Using this procedure, the authors screened dentate gyrus samples from 13 people who died between the ages of 43 and 87. All had been free of any neurological conditions or cognitive decline at the time of death, and their brains were judged to be Braak stage zero. The youngest samples contained about 40,000 doublecortin-positive cells per square millimeter, while the oldest averaged around 25,000. The rate of decline in neurogenesis with age is similar to that reported in other human studies, Llorens-Martín told Alzforum (Knoth et al., 2010Jun 2013 news). 

Aging vs. AD. Neurogenesis persists into old age in healthy elderly (white circles), but drops sharply when Alzheimer’s pathology is present (red circles). [Courtesy of Moreno-Jiménez et al., Nature Medicine.]

In Alzheimer’s disease brains, it was a different matter. The authors examined dentate gyrus samples from 45 people with AD who had died between age 52 and 97. Their brains spanned Braak stages 1 to 6. At stage 1, these tissues mustered about 20,000 newborn neurons per square millimeter, fewer than the average 25,000/mm2 seen in the oldest samples from healthy people. At later Braak stages, the numbers were even lower, averaging around 10,000/mm2 (see image above). The data match findings from mice, where amyloidosis correlates with reduced neurogenesis (Mar 2010 news). 

What might cause this? Llorens-Martín noted that neurogenesis falls off even at the earliest Braak stage, before plaques or tangles have taken hold in dentate gyrus. This suggests that neurogenesis defects precede pathology, but more research will be needed to determine if impaired neurogenesis is a cause, a consequence, or a parallel process to proteinopathy, she said. Dennis Selkoe at Brigham and Women’s Hospital, Boston, noted in an email to Alzforum that Aβ oligomers accumulate in hippocampus and are known to harm neurogenesis, which suggests this form of Aβ could be the culprit. “These data once more support starting therapeutics as early as possible,” Selkoe wrote.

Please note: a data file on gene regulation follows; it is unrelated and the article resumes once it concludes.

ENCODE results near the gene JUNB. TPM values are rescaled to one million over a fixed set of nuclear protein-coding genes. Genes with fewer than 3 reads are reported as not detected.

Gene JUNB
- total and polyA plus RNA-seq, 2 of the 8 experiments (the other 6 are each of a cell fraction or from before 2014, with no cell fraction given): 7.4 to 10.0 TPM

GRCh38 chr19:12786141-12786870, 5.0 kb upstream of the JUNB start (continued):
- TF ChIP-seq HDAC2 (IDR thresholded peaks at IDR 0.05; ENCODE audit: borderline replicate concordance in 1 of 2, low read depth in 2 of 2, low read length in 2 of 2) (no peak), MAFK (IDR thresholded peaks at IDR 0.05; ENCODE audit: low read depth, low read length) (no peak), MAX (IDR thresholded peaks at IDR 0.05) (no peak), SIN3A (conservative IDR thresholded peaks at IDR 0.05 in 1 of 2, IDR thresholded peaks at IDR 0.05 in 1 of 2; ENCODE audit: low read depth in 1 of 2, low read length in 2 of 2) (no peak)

Llorens-Martín would also like to know in what way neurogenesis falters. Do progenitor cells slow their proliferation, or do newborn neurons fail to mature or survive? Her group found some evidence for a block in maturation. In AD samples at higher Braak stages, they detected lower levels of markers of more mature neurons, suggesting the cells may become stuck at immature stages. Intriguingly, recent work suggests that ApoE4 can stunt neuron maturation (Aug 2018 news). 

Proliferation changes could also bear some of the blame, however. A recent study from Bruce Yankner and colleagues at Harvard Medical School found that neural progenitor cells generated from people with sporadic AD differentiate more readily than do progenitor cells from healthy controls. This would deplete the progenitor pool, eventually crippling neurogenesis (Feb 2019 news). “The results [from Moreno-Jiménez et al.] are consistent with our recently reported observation,” Yankner wrote to Alzforum (full comment below).

Would stimulating neurogenesis help those with AD? Some evidence from mice suggests so (Nov 2011 newsSep 2018 news). However, researchers agreed they need more data about what goes wrong in human brain before they can answer this question. Llorens-Martín plans to analyze single-cell proteomic and genomic data from human samples to gather more clues.—Madolyn Bowman Rogers

Comments

  1. This is a rigorous and well-controlled study addressing the controversial issue of adult hippocampal neurogenesis in aging humans. The data demonstrating a relationship between parameters of tissue processing, particularly postmortem interval and duration of fixation, and detection of doublecortin (DCX)-positive immature neurons in the dentate gyrus is clear and may underlie some of the disparate findings on adult human neurogenesis from different groups.